|Date:||18 November 2018|
|Location:||Kafr Ni'ma, West Bank|
On 18 November 2018, a 17-year-old youth from Kafr Ni’ma is arrested by Israeli soldiers at 2:15 a.m. His father is provided with a document written in Hebrew. He is released on NIS 2,000 bail on 26 November 2018.
I was watching television at around 2:15 a.m. when I heard very loud banging at our front door. I rushed to my parents’ bedroom to wake them up but they were already awake. My father looked out the window to see who it was and he saw two Israeli soldiers.
When my father openened the front door six soldiers entered our home. The commander told me and my brother and father to sit in the living room and he asked me for my name. Then he told me to fetch my telephone and my identity card and I did.
The commander put my telephone in his pocket and then looked at my ID and compared my details with a list he had. Then he told me to get dressed as I was under arrest. When I asked him for the reason he told me I would soon find out at the police station. He gave my parents a document which he filled out in Hebrew.
When I went to my bedroom to get dressed a soldier followed me and searched my clothes. My father told the commander he wanted to accompany me to the police station but the commander refused.
I was then taken outside where I was tied with my hands to the front with two plastic ties connected to each other. The ties were not painful. I was also blindfolded. I was then taken to the back of a jeep where I was thrown on the metal floor. I had a cold at the time and when I tried to reach out for a tissue in my pocket a soldier kicked me on the leg.
The jeep drove to a military base which I did not recognise and I was taken to a shipping container. I sat on a chair but I could not sleep because there was a loud noise of an engine which kept me awake.
I asked to use the toilet and an hour later I was allowed to go to the toilet. A soldier cut off the ties and when I came back he tied me again, this time the ties were painful and left a mark on my wrists. I was left in the shipping container until around 8:00 a.m. and then I was taken in a vehicle to the police station in the settlement of Modiin Illit.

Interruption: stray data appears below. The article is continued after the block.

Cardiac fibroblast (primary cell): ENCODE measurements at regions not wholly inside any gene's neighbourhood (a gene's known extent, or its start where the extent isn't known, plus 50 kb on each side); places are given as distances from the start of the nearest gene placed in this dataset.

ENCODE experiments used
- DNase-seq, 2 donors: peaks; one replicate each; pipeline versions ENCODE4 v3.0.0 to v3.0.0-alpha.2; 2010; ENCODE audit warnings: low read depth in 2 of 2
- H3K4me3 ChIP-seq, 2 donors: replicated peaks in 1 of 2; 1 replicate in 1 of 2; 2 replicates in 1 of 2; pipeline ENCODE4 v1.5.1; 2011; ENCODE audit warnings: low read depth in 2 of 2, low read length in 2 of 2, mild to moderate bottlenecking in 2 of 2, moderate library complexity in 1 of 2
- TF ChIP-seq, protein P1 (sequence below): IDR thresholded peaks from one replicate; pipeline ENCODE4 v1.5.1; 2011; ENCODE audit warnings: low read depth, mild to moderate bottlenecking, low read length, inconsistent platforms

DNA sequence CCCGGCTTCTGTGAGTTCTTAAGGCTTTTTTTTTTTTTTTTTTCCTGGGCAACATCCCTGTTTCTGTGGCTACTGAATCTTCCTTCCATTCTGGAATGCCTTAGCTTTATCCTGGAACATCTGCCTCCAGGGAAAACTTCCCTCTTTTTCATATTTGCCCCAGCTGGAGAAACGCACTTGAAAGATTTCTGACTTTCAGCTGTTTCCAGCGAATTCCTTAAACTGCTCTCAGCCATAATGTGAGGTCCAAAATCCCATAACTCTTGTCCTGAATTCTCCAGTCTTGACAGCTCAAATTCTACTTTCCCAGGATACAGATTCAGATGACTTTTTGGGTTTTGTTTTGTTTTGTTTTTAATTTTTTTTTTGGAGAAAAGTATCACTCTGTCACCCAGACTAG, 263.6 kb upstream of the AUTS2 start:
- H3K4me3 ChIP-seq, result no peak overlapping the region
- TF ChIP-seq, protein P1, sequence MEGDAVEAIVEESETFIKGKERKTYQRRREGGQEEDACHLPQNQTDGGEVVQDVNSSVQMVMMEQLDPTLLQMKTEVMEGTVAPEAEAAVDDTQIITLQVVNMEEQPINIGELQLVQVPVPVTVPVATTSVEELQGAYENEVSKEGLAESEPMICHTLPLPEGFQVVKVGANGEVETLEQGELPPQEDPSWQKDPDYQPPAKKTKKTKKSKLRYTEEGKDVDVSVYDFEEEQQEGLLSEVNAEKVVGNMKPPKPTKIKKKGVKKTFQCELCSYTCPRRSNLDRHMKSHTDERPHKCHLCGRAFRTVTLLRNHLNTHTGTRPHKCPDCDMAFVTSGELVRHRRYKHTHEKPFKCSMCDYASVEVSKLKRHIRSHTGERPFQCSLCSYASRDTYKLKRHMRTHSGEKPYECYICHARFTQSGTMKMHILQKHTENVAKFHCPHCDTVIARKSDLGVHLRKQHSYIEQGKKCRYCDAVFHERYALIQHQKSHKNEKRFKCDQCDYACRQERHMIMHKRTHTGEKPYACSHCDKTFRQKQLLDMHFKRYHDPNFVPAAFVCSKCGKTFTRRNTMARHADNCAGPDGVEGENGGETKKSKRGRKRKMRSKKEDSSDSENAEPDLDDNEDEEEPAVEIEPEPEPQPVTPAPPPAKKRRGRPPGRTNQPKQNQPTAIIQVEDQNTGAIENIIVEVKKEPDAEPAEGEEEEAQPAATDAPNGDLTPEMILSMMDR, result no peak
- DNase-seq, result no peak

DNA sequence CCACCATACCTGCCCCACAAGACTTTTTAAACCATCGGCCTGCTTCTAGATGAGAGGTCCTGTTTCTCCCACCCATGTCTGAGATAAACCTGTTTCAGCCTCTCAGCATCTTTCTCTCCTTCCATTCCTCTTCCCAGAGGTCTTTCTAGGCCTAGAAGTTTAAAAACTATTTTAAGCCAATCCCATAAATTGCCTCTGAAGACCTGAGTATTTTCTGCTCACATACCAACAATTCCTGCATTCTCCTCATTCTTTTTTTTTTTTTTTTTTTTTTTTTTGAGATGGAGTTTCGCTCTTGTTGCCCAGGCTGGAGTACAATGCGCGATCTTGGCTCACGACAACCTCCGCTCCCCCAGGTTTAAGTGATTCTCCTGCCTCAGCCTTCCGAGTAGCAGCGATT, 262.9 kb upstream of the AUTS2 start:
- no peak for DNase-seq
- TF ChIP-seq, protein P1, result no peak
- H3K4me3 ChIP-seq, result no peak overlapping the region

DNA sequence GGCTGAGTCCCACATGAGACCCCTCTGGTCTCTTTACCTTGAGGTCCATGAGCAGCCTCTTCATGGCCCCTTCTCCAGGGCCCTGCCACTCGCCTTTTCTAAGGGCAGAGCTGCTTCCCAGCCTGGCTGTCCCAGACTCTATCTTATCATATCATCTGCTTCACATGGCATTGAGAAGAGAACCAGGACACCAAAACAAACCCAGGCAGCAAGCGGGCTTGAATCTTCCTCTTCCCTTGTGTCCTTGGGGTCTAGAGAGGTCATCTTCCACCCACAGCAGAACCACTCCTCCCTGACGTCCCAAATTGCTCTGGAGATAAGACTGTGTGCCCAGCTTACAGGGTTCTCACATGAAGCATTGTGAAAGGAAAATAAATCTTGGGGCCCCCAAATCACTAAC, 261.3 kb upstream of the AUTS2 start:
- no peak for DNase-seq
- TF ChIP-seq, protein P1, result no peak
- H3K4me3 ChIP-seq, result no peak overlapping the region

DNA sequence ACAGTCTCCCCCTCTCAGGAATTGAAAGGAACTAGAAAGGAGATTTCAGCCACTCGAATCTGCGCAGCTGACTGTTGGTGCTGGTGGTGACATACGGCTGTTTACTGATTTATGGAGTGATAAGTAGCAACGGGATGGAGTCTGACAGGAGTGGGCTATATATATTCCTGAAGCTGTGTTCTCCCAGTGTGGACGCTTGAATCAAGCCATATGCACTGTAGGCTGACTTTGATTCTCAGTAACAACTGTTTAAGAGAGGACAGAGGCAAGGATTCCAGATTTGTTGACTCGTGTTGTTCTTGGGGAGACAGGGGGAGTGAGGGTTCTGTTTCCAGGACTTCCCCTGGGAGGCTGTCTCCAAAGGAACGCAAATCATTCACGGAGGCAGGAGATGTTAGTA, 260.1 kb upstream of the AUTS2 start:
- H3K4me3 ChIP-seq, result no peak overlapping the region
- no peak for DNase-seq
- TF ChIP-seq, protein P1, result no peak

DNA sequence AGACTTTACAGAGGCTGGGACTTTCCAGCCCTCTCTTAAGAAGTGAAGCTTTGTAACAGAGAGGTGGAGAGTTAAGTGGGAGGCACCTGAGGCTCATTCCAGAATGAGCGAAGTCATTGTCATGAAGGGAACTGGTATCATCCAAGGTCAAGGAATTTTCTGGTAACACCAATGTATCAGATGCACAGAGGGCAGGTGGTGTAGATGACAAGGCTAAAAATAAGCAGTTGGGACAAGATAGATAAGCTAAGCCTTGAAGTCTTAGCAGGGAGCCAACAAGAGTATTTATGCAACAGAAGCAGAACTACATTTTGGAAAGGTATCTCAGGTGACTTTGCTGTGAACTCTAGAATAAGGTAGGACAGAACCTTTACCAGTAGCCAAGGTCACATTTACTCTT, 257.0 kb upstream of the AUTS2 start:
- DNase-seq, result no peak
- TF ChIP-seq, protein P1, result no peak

On arrival at the settlement I was taken to a room for interrogation. The interrogator removed the blindfold but kept me tied. He spoke good Arabic and wore a police uniform. He asked me for my name and whether I worked or was still at school. He had a voice recorder on.
The interrogator showed me a photograph of clashes with soldiers and accused me of taking part. I denied the accusation. Then he pointed to a boy in the photograph and told me it was me. I denied it was me. Then he told me he was going to take the photograph to a lab for analysis to determine whether the boy seen throwing stone in the photograph was me or not.
Half-way through the interrogation he showed me a document written in Arabic about my right to choose a lawyer and my right to remain silent. Then he asked me whether I needed a lawyer and then phoned one and left the room and allowed me to speak to him. The lawyer told me to say I was in a peaceful demonstration if the interrogator showed me photographs. I was suspicious of the lawyer because I felt he had consulted with the interrogator in advance based on what he said.
The interrogation lasted for about two hours. In the end the interrogator showed me documents in Hebrew and asked me to sign them but I refused to sign because I did not understand what was written. Then they took my fingerprints and photograph aswell as a DNA sample from my mouth. Then I was taken to Ofer prison.
I arrived at Ofer at around 11:30 a.m. I was strip searched and then taken to Section 19.
Two days later I was taken to Ofer military court. My uncle was there and the hearing was adjourned. On 26 November 2018 I was taken to the waiting room outside the court but I was never taken into court. At around 5:00 p.m. I was taken back to prison where I was told I was going to be released on bail.
I was released from prison later that day and I arrived home after midnight. I found out that my parents had to pay 2,000 shekels bail but no one told me anything about another military court hearing.
I also found out that my father tried to call the numbers on the document he was given when I was arrested many times but there was no answer. He wanted to know how I was but nobody picked up the telephone. I also realised that the police station I was taken to for interrogation was not listed on the document given to my father.